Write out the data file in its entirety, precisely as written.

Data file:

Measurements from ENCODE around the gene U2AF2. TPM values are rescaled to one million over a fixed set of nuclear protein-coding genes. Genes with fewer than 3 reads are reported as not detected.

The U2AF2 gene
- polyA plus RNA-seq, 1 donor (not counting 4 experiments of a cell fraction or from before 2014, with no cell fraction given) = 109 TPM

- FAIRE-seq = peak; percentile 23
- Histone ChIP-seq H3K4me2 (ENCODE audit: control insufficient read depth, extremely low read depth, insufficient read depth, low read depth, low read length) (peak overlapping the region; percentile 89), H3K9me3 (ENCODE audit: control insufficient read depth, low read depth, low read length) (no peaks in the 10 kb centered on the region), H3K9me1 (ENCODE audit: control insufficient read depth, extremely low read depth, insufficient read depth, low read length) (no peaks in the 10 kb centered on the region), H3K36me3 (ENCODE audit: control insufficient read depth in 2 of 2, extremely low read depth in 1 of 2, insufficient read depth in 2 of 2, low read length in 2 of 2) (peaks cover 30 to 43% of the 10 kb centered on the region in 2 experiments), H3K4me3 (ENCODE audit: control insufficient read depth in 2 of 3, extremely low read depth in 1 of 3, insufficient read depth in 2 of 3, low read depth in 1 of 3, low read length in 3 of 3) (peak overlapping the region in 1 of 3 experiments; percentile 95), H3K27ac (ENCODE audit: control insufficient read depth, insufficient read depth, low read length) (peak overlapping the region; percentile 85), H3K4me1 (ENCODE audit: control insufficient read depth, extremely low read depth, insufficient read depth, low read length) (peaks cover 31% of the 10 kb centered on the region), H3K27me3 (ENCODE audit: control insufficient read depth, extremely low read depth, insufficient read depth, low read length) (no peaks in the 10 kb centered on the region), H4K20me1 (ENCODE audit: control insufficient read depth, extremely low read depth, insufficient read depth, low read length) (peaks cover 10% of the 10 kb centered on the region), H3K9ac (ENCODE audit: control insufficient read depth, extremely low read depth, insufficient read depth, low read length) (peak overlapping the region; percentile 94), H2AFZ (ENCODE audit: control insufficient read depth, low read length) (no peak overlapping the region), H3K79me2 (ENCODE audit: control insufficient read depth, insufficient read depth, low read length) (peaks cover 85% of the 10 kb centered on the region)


Measurements from ENCODE around the gene U2AF2. TPM values are rescaled to one million over a fixed set of nuclear protein-coding genes. Genes with fewer than 3 reads are reported as not detected.

The U2AF2 gene
- polyA plus RNA-seq, 1 donor (not counting 4 experiments of a cell fraction or from before 2014, with no cell fraction given) = 109 TPM

- FAIRE-seq = peak; percentile 23
- Histone ChIP-seq H3K4me2 (ENCODE audit: control insufficient read depth, extremely low read depth, insufficient read depth, low read depth, low read length) (peak overlapping the region; percentile 89), H3K9me3 (ENCODE audit: control insufficient read depth, low read depth, low read length) (no peaks in the 10 kb centered on the region), H3K9me1 (ENCODE audit: control insufficient read depth, extremely low read depth, insufficient read depth, low read length) (no peaks in the 10 kb centered on the region), H3K36me3 (ENCODE audit: control insufficient read depth in 2 of 2, extremely low read depth in 1 of 2, insufficient read depth in 2 of 2, low read length in 2 of 2) (peaks cover 30 to 43% of the 10 kb centered on the region in 2 experiments), H3K4me3 (ENCODE audit: control insufficient read depth in 2 of 3, extremely low read depth in 1 of 3, insufficient read depth in 2 of 3, low read depth in 1 of 3, low read length in 3 of 3) (peak overlapping the region in 1 of 3 experiments; percentile 95), H3K27ac (ENCODE audit: control insufficient read depth, insufficient read depth, low read length) (peak overlapping the region; percentile 85), H3K4me1 (ENCODE audit: control insufficient read depth, extremely low read depth, insufficient read depth, low read length) (peaks cover 31% of the 10 kb centered on the region), H3K27me3 (ENCODE audit: control insufficient read depth, extremely low read depth, insufficient read depth, low read length) (no peaks in the 10 kb centered on the region), H4K20me1 (ENCODE audit: control insufficient read depth, extremely low read depth, insufficient read depth, low read length) (peaks cover 10% of the 10 kb centered on the region), H3K9ac (ENCODE audit: control insufficient read depth, extremely low read depth, insufficient read depth, low read length) (peak overlapping the region; percentile 94), H2AFZ (ENCODE audit: control insufficient read depth, low read length) (no peak overlapping the region), H3K79me2 (ENCODE audit: control insufficient read depth, insufficient read depth, low read length) (peaks cover 85% of the 10 kb centered on the region)